Fringe Inspiration: What We Love and Hate About Bangs

By Katherine Ormerod - 13 November 2014

Senior Fashion News & Features Editor

Fringe Inspiration: What We Love and Hate About Bangs

As Mrs Obama joins the ever growing list of fringe fans (think, Beyonce, K-Middy, Kim K…), we thought now was as good a time as any to address the particular power of the face framing trim. Should you, would you, could join the fringe pack too?

First up let’s be clear. Few such small snips can have more impact on the way you look thus when it comes to giving the fringe a go, the stakes are high.  However, in terms of instantly transforming your look you do get some (ahem) serious bangs for your buck. While many think that fringes don’t work with their face shape, what you should really be investigating is what type of fringe suits you. Not all fringes are created equal and infinitesimal tweaks majorly impinge on how your face looks. As we said, high stakes.

Obama Bangs It!

But don’t just take my word for it. At Grazia HQ fringes inspire much ire and adulation and nearly everyone has a fringe story to explain both the pros and cons.

Take Assistant Editor Caroline Barrett – a current fringe sporter who tells us, “I’m ALWAYS cutting my fringe myself and I’m ALWAYS scissor-happy therefore cutting too much . I’ve lost count of the number of times I’ve suffered eye-brow ache from walking around with a permanent look of surprise on my face in order to make my fringe appear longer (it works btw).” Fellow fringe fan Grazia Columist Polly Vernon reveals that she calls her fringe, “Botox for beginners,” and worries that she, “may be addicted to them.”

But not all fringe stories have a happy ending. Fashion Assistant Caroline Ferry recounts one fringe trim from hell. “I went to a new place just to get the hair out of my eyes and they cut my fringe dry. Slowly I saw my cowslick rising until I ended up with a Mod-like mini fringe. My friends called me John Lennon for two months. It then took three years to grow out. I rued the day I had my fringe cut – although to be fair I did love it for a while.”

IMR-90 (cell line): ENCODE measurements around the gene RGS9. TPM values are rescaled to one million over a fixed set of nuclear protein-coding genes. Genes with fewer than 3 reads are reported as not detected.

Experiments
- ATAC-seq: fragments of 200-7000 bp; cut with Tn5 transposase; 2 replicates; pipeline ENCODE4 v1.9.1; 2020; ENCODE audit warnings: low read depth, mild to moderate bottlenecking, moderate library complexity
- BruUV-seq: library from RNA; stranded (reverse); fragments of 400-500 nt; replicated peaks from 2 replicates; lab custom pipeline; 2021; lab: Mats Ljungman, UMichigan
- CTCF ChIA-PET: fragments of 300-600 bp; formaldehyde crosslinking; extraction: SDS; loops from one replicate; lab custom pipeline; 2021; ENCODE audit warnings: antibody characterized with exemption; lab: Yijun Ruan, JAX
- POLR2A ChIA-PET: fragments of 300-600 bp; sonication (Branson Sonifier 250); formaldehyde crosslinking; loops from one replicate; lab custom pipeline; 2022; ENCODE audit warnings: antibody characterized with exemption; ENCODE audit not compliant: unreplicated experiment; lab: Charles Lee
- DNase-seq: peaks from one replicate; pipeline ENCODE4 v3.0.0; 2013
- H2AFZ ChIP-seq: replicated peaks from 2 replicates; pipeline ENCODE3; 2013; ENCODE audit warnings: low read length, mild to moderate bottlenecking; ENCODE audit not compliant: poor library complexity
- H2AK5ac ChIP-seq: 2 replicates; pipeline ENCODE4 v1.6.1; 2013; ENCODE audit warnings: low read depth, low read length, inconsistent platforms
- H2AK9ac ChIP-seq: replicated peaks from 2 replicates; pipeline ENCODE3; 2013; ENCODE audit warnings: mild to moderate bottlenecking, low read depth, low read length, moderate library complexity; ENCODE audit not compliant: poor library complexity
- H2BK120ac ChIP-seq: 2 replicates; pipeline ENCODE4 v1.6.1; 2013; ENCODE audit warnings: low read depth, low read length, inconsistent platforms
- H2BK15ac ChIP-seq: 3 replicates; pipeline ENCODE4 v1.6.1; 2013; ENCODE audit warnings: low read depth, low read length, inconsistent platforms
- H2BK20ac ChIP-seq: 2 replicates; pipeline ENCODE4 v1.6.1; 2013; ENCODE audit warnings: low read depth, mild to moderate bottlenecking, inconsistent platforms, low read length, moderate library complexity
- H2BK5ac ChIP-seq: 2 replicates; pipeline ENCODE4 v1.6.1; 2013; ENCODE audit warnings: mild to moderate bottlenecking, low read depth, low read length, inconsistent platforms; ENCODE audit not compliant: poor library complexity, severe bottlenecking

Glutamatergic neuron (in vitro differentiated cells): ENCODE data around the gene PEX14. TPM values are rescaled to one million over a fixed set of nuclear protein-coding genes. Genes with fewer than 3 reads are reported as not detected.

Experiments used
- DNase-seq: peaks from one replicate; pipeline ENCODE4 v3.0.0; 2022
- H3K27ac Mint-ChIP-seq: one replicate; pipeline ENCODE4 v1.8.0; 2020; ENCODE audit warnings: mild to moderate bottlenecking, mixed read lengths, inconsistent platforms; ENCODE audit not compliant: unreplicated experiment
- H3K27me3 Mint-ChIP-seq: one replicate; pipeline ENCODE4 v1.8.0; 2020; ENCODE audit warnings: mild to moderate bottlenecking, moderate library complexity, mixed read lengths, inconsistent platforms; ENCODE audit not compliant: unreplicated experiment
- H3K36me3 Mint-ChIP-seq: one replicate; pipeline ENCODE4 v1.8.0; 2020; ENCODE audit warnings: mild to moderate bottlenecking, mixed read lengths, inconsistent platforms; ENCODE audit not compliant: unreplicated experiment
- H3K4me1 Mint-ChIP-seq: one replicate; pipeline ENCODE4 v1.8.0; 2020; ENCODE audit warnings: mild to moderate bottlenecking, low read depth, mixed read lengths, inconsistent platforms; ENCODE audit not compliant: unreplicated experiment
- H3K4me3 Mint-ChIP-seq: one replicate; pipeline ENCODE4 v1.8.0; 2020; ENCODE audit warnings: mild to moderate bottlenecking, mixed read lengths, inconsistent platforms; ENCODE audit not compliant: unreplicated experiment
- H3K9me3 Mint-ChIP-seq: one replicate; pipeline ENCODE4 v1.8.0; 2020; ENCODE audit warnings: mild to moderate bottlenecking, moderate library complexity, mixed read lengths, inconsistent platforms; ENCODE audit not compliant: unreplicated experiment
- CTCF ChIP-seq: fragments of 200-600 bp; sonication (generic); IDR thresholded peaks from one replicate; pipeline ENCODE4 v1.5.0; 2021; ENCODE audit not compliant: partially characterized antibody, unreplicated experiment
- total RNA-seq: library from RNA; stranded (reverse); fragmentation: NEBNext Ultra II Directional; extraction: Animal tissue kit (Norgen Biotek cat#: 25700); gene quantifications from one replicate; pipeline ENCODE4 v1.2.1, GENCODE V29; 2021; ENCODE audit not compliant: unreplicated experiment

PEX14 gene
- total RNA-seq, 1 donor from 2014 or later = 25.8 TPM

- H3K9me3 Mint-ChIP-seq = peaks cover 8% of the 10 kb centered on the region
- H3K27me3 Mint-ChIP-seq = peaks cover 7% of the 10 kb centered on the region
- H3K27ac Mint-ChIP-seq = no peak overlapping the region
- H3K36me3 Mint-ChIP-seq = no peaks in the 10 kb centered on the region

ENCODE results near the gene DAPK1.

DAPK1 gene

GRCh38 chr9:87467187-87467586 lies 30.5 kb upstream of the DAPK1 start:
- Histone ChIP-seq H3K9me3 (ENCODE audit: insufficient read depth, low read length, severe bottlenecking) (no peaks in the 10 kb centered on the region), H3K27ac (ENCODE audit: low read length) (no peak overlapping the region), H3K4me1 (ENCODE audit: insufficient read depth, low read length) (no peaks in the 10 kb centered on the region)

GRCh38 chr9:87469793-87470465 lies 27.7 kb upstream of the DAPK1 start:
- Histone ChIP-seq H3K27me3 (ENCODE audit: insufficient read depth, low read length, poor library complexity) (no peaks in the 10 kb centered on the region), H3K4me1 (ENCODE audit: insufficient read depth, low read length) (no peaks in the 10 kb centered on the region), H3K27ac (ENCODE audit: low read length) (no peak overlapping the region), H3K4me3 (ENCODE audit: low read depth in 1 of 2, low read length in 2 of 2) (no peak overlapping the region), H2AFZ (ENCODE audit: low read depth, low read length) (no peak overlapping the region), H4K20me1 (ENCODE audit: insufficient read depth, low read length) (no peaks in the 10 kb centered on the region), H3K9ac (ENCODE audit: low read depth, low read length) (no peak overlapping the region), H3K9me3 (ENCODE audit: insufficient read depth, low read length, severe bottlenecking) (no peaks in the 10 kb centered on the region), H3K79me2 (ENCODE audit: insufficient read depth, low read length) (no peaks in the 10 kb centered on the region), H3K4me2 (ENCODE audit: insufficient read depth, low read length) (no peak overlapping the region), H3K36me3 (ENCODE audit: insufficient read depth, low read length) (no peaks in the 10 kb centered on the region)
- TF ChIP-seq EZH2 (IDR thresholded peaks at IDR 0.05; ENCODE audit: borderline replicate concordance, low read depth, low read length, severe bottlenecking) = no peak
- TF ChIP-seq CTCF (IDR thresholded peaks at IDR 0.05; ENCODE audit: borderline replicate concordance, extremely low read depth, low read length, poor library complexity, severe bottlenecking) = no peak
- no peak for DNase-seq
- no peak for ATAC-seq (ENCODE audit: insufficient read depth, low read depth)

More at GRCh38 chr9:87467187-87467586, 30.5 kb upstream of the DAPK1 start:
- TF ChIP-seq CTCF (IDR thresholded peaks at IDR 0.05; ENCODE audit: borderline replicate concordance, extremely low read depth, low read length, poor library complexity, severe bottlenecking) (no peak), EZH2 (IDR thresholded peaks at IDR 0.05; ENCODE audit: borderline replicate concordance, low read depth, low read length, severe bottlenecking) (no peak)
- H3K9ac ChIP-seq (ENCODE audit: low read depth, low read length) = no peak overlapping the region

My personal fringe experiences have had their highs and lows. Over my lifetime of fringes I’ve had trims which have been so great people have stopped me on the street to ask who does my hair. I’ve also some heinous self-scissored horrors and a handful of stay-indoors-for-three-weeks-preying-it-grows-back–salon butcher jobs.

As for my face shape, I have prominent features (euphemism for a sizeable schnozcumber) as well as a seven finger forehead. For me, a short elfin or blunt Lisbeth fringe looks manly and emphasises the aforementioned conk and spam, but such styles can open up small featured faces and draw attention to your eyes. A too-long fringe makes everyone look dowdy and unkempt. Too little hair in the fringe makes it look flyaway, while too much hair in the fringe is difficult to keep sleek. Side sweep fringes are universally flattering, so a good place to start for novices.

Other points to consider include whether you want to reveal or conceal your temples. If you go for a rounded 70s style fringe which kisses your cheekbones at the edges, you will make your face look rounder. If your temples are on show, the look is more fashion-y and you get a more angular visage. Fringes are a tool for contouring your face and unlike surgery you can experiment. Some you win, some you lose, but you should never give up on your first punt.

Recently I’ve had much more hair cut into my fringe and my temples are unusually on show. People keep telling me that I look ‘different’ without the follow-up of ‘nice.’ While they may not be the flattering bangs I’ve ever had, I don’t mind – it’s always good to change things up. Plus a fringe really does grow back in a fortnight, so who cares? That’s the beauty of bangs.

Still undecided? Why not click through our gallery of fringe loving beauties above to help you make up your mind!




You May Also Like